Blocks (5)- Maps 2015 (16) Barcelona as seen by the tax man

pbarna 0-0

French geographer Yves Lacoste used to say that geography is since its inception a war tool. It’s not my aim to contradict him, but in fact urban cartography is since its inception a tool to levy taxes… here are the primary results of processing the cadastral maps of Barcelona by assigning a 3 m height to each level above ground… More soon.



Blocks (4) El Viso

El Viso as seen from the south, according to cadastral data

El Viso as seen from the south, according to cadastral data

El Viso is a residential area built in Madrid in 1933-1936 according to the 1925 Low Coast Housing Act. It never really was a worker’s neighborhood, as it soon became an area for middle classes and intellectuals.

El Viso. Lot area (in sq m). Red circles are proportional to the residential floor area for each lot

El Viso. Lot area (in sq m). Red circles are proportional to the residential floor area for each lot

Viso 2

Nowadays it is a kind of anomaly just by the denser area of Paseo de la Habana- Castellana. The original terraced homes have changed, gaining some levels here and ther, and some are now the location for other uses. However, the layout and the feeling of low density are still there. You can judge yourself thanks to google street view.

El Viso as seen from the east, according to cadastral data. On the background the AZCA towers show their presence.

El Viso as seen from the east, according to cadastral data. On the background the AZCA towers show their presence.

Biblio (125) Morphological analysis of traditional urban tissues according to UNESCO

Biblio 125-2-morfol unesco

UNESCO published this text, by Alain Borie and François Denieul, in 1984. The World Heritage Convention was enacted in 1972, and the first properties were inscribed in 1978, so this is a rather early text in the production of the “world heritage” concept in its urban derivations.

This is a classical manual, based on the decomposition of the urban tissues in systems: lots, streets, buildings, open spaces… a lot of images in the final part.

Maps 2015 (13) Nolli

The map of Rome drawn by Giambattista Nolli in 1748 is one of those documents that any planner (or at least any architect- planner) would like to have for the cities in which she works. It is the ancestor of many maps used in historic district plans. Sure, nowadays those historic district plans can also include detail regarding the layout of non-monumental buildings, but the debt towards this pioneering map is what it is…Alongside the five weeks in balloon by Jules Verne and the maps of Turgot for Paris and Texeira for Madrid, it is one of those works that predate such things as google maps…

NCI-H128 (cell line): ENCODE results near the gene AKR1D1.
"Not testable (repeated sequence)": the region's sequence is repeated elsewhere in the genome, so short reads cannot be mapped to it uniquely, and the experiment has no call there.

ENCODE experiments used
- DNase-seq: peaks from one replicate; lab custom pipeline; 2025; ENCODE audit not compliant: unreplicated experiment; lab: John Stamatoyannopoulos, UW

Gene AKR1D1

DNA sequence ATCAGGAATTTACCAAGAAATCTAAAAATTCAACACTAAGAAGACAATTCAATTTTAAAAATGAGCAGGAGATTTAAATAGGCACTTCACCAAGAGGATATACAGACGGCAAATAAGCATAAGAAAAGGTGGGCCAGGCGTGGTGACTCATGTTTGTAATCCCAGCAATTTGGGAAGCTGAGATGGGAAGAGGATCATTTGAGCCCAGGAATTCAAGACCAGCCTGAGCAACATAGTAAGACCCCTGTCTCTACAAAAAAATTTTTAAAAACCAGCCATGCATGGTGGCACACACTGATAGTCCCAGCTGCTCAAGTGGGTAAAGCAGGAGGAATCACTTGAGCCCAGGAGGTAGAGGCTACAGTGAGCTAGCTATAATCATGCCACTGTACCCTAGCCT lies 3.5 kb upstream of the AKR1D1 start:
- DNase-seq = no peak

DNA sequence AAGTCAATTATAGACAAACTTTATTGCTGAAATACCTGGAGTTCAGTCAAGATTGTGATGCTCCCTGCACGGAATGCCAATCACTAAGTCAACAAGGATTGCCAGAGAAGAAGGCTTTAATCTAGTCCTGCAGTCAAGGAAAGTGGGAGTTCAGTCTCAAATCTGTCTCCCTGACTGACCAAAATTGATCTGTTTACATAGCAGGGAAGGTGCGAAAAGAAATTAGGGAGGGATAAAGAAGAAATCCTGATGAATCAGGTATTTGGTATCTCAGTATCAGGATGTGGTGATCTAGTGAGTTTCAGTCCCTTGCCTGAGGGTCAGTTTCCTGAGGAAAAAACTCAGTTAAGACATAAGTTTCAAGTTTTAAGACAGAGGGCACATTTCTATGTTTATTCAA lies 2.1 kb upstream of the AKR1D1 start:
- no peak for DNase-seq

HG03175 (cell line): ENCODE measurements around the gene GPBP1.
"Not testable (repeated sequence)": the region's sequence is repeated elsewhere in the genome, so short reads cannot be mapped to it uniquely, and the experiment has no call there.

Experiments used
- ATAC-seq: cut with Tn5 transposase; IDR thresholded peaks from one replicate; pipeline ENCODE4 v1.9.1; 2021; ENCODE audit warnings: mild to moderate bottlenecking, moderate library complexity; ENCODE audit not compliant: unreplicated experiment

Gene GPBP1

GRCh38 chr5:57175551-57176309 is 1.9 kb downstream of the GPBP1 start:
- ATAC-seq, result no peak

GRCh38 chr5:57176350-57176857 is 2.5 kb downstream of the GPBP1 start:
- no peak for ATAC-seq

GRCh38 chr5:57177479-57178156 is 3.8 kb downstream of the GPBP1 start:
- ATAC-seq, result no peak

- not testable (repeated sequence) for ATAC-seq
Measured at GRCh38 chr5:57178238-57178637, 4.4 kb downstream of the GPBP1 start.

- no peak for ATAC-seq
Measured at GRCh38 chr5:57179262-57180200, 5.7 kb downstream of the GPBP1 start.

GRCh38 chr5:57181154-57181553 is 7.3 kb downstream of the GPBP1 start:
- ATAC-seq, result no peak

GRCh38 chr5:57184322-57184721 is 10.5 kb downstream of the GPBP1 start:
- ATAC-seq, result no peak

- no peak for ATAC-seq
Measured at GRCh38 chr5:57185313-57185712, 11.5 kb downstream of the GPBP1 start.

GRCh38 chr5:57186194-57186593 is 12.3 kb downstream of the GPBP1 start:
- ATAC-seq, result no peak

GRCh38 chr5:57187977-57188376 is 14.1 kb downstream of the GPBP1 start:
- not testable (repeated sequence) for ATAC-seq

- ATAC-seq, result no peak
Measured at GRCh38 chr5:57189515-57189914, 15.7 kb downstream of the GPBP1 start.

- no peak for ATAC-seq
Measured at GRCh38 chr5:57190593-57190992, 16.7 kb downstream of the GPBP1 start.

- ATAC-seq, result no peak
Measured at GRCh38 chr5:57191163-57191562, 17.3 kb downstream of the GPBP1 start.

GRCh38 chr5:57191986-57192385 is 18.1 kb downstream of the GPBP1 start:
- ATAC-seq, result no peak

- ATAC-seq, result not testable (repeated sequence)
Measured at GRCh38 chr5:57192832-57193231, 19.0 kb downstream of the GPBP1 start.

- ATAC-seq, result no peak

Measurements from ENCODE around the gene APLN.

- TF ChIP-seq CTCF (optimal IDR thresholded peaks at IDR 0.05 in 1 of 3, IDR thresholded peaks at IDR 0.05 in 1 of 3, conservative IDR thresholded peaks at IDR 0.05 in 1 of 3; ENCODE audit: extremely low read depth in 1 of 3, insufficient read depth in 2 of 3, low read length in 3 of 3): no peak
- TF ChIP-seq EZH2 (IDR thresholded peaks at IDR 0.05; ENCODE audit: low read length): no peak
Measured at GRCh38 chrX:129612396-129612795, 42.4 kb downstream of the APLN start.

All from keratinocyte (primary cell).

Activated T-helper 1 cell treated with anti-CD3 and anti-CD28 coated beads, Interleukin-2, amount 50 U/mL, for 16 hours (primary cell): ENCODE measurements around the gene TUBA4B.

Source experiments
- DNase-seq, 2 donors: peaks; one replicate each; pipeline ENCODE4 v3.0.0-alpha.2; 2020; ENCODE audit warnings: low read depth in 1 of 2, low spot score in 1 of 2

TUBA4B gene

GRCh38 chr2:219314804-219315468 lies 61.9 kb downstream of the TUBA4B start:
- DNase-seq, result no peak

The University of Oregon has a website in which you can get a look at the document; the app allows a comparison with current satellite images. Berkeley allows the access to jpg portions of the map.


Blocks (1)


According to the Merriam-Webster Dictionary, a block is “an area of land surrounded by four streets in a city”. It is one of the less specific definitions among the languages I have consulted, but it gives a number of four streets, so there is a hint of a quadrangular shape somewhere. The Oxford dictionary, despite a more complex urban layout in Britain, says “a group of buildings bounded by four streets”, but it also recognizes that in America this applies to an area (no need for buildings)… bound by four streets.

What is relevant in terms of architecture and urban planning in a block?

  • Size, minimal in middle age cities or Genoa, and enormous in Berlin and other cities.
  • Treatment of courts or internal spaces, when they exist
  • Permeability between street and court
  • The way the street and the lateral façades relate: continuous or not, with varying setbacks by level…
  • The shape of angles
  • Differences in height between buildings

These are the subjects for the next weeks.

Shapes and outlines (3) Hills

Mont St Michel, France. Image from Wikipedia

mont st michel

Mont St Michel, France. OSM map

The shape of things can be the result of many factors. But usually the European middle ages cities were roughly circular in shape as this allowed a good protected area- wall length ratio. As there certainly existed good reasons to look for shelter, cities usually were placed on higher ground when compared to the surroundings, and often right on top of a hill. Mont St Michel is the clearest example (although by size it is not a city), but there are others, as Betanzos in Spain, where just 30 m (some 90 ft) of level difference already shows the issue. In these cases, the city plan shows relations between built volumes, but far from what the real urban space can provide. To begin with, side walls become visible as buildings along the street line are on different levels, but the ground level must also adapt.

Betanzos, as seen on the city website

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Shapes and outlines (1) Levels

We can somehow agree on the fact that the figure-ground diagrams are a first approach to the description of the urban space. But this leads to the need to define at which level you cut the urban shapes. For instance, let’s take Madrid cadastral map: the firs image shows the private lots (or those whose use is not entirely open, as it includes some public properties). This, in the end, renders the public rights of way of all kinds.

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If you erase all the spaces that have no visible buildings (including those that only have underground constructions), things change a lot. Most of the courtyards, parking and similar things disappear. It is what you usually see in these maps.

But we can go further, taking just elements whose height is above a certain level. Here, just those over 8 storeys. And the city becomes a different thing, with some logics more apparent, but other situations being less clear.